Boaters Willing to Put Pressure on Aquatic Invasive Species

Boat decontamination unit

The Wisconsin Department of Natural Resources conducted a limited pilot survey of boaters to gauge their views on boat decontamination using power washing as a means of preventing the spread of aquatic invasive species (AIS) with generous support from the U. S. Fish and Wildlife Service’s Great Lakes Restoration Initiative.

 The four basic steps, Inspect, Remove, Drain, and Never Move, are the primary actions for containing the spreading of AIS.  But, the Department wants to begin assessing boater responses to portable power-wash decontamination units should they be used in settings where the risk of AIS spread is highest.

 This past summer two seasonal employees decontaminated boats with heated, pressurized water at two Lake Michigan boat landings in Door County while boaters were surveyed.  Three-quarters of queried boaters accepted the decontamination process and answered the survey.  Most commonly boaters said they accepted the offer in order to prevent the spread of AIS.

Decontamination unit at work

 All boaters said they’d use a decontamination unit again.  But, they cautioned that “time” was the primary reason they might skip boat decontamination.  Yet, on average, they said they would be willing to spend 45 minutes for decontamination:  22 minutes waiting in line and another 23 minutes for the decontamination process itself.  In contrast, an earlier survey of Minnesota boaters found they would wait only 10 minutes.  Further, surveyed boaters were willing to pay an average of $6.86 to get their boat decontaminated, while 93% of Minnesota boaters were willing to pay between one and four dollars.  Some might interpret these results as Minnesotans being impatient skinflints.  But, it’s more likely that a decade of AIS outreach efforts since the Minnesota survey is increasing boater awareness of the importance of AIS problems and prevention measures.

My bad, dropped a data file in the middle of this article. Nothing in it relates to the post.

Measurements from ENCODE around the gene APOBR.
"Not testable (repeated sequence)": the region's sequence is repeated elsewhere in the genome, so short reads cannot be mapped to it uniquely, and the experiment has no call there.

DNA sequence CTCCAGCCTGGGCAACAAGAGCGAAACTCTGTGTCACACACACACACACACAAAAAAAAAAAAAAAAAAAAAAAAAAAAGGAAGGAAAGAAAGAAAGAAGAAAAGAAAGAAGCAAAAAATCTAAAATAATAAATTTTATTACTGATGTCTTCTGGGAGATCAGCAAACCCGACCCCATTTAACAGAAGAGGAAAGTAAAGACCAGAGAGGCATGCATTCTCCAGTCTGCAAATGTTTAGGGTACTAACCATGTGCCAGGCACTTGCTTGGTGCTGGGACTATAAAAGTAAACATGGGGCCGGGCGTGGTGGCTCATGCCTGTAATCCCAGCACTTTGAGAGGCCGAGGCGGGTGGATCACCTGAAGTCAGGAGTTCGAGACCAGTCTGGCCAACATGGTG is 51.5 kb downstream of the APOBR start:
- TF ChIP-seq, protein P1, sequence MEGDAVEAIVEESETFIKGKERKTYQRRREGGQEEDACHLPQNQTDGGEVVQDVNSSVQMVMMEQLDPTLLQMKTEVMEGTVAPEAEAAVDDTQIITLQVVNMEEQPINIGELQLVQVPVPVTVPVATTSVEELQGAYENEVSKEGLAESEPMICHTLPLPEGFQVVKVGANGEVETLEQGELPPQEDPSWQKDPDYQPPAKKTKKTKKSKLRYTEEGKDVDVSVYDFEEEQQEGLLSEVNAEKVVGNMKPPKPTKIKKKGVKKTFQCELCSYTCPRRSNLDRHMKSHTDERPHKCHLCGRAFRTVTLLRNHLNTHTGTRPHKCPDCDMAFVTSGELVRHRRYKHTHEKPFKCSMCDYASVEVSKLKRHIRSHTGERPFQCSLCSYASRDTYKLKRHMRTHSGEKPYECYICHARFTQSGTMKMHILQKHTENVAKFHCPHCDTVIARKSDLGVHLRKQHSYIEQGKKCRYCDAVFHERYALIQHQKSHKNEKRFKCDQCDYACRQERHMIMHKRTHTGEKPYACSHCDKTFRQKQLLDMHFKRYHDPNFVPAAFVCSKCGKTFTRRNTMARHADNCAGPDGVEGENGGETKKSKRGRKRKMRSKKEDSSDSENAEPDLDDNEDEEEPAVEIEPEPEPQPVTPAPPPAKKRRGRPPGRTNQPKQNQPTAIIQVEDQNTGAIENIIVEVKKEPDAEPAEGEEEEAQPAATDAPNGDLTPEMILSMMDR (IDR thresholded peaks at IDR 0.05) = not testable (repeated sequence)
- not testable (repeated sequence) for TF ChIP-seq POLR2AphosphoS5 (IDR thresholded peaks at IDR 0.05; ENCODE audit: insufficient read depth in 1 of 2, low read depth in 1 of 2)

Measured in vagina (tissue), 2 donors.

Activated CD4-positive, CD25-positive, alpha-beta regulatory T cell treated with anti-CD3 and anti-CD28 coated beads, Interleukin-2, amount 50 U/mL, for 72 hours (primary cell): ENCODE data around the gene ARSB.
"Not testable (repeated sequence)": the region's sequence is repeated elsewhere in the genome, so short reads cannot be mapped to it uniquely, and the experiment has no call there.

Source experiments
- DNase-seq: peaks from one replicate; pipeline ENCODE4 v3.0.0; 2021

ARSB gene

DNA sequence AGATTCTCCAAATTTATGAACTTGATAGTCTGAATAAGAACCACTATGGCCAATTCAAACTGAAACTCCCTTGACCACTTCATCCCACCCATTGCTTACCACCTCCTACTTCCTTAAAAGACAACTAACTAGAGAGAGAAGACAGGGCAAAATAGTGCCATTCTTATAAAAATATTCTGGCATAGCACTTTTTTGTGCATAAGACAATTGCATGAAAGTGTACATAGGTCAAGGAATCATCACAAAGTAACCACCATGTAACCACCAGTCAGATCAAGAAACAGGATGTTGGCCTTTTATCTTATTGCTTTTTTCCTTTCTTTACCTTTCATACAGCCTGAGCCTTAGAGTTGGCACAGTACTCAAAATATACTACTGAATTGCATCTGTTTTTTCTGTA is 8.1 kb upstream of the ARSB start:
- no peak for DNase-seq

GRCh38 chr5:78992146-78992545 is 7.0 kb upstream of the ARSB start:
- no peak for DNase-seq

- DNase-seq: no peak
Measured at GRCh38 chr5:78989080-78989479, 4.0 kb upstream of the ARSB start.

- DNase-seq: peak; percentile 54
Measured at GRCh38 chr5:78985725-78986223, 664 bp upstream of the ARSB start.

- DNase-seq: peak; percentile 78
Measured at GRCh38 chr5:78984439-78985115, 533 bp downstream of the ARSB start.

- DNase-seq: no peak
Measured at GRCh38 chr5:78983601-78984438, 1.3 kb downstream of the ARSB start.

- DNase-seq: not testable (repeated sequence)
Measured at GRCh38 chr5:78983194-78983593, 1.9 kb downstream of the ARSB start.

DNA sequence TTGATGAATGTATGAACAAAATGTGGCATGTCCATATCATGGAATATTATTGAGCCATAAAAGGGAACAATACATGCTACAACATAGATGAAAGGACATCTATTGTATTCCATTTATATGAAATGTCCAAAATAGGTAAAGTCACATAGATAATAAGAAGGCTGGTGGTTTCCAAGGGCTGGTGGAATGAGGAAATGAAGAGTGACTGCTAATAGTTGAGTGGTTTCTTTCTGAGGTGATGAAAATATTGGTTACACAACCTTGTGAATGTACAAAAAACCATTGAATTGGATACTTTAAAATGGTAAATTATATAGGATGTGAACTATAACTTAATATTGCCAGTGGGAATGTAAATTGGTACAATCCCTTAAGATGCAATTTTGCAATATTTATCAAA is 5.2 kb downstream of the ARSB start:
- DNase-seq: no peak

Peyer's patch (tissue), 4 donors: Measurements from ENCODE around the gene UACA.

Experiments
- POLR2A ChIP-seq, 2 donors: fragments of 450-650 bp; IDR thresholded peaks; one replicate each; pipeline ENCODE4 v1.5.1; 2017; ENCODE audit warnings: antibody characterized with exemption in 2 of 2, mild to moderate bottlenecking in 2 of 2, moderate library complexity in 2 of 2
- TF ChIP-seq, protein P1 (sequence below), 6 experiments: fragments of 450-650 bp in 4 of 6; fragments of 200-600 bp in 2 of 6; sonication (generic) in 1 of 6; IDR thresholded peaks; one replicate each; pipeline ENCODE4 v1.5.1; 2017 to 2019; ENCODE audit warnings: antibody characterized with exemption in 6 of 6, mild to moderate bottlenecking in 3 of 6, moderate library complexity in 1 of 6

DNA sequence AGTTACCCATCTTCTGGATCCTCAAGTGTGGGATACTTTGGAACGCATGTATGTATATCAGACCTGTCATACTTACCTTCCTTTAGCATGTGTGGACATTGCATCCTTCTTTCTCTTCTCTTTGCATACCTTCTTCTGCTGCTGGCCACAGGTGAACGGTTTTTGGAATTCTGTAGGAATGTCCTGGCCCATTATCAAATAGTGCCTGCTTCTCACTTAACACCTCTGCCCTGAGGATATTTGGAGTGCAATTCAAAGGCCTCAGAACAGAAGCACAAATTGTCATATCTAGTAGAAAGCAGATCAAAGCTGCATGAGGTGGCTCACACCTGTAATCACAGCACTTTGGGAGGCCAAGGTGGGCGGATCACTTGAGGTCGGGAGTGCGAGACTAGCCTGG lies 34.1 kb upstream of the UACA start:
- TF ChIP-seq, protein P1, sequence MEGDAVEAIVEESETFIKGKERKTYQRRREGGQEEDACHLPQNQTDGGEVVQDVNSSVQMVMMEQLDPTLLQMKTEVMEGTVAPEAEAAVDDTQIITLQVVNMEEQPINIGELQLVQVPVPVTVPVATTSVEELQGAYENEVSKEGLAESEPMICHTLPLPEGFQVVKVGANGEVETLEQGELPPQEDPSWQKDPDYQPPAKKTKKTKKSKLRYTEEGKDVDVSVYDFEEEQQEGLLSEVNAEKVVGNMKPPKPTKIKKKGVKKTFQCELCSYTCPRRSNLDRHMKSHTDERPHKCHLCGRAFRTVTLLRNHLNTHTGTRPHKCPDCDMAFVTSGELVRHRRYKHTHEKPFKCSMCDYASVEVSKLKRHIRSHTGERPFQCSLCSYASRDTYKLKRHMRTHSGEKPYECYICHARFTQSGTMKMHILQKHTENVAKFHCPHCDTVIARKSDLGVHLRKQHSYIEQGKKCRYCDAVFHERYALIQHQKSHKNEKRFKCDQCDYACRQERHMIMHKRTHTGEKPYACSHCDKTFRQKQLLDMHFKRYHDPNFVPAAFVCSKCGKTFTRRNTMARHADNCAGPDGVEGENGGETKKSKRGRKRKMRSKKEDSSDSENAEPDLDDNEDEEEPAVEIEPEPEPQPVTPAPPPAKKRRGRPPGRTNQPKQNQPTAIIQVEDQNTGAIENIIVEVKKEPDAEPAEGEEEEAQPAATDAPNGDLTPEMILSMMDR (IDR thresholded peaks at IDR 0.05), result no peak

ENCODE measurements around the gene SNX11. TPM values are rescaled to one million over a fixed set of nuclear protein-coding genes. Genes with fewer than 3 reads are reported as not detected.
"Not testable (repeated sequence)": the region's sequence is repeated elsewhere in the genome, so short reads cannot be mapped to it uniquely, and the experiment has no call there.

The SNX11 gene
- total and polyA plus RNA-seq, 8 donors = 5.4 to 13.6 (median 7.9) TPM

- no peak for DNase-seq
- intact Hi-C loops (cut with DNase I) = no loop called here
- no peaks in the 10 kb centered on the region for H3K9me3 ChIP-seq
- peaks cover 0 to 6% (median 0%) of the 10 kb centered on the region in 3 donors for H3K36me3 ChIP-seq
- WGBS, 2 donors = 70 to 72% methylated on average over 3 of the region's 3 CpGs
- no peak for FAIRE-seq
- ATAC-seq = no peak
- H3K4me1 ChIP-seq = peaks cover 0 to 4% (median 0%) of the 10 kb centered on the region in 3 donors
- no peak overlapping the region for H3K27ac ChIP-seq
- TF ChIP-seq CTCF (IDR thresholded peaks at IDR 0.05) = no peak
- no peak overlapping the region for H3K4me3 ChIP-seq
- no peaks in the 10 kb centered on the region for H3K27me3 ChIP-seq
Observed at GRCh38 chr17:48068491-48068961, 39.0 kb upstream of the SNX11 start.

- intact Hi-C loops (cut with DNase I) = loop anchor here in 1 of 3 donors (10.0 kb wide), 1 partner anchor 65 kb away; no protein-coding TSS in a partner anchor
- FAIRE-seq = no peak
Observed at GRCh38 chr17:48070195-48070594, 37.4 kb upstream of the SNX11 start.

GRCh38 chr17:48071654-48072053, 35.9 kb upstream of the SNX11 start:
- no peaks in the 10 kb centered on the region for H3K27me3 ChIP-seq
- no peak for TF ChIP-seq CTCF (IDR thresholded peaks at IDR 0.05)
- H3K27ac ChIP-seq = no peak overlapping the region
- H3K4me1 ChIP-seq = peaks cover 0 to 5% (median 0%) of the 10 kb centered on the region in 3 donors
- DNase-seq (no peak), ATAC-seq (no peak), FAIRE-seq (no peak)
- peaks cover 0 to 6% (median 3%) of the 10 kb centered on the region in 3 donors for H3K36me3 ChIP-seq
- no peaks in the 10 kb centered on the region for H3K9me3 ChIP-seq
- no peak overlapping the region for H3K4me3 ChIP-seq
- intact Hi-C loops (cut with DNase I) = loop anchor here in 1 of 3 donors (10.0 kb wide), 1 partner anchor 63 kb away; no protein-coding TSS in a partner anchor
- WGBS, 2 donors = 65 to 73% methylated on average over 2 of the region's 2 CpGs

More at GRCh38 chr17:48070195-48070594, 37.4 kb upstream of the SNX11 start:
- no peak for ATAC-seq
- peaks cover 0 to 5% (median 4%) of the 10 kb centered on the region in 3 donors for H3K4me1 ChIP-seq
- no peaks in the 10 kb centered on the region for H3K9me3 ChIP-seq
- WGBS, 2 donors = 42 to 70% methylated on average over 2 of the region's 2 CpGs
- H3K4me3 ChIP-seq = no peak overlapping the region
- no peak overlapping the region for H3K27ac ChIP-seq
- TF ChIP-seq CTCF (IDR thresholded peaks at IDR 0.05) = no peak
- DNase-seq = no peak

Surveyed boaters expressed confidence (8.6 on a scale of 1-10) that decontamination was effective against AIS spread and should be used at additional boat launches.  But, they split on where they should be deployed with half wanting decontamination units at every landing while others favored strategic placement at landings on the Great Lakes and other super-spreaders.

 While these preliminary results suggest boaters are willing to use boat decontamination to prevent AIS spread, more needs to be learned in deciding how to expand the use of decontamination and pay for this costlier method, as well as when and where it’s needed.

Entry written by Michael Putnam, Water Resource Management Specialist
This entry was posted in Contain and Control Invasive Species, Invasive Species, Monitoring and tagged , , , . Bookmark the permalink.

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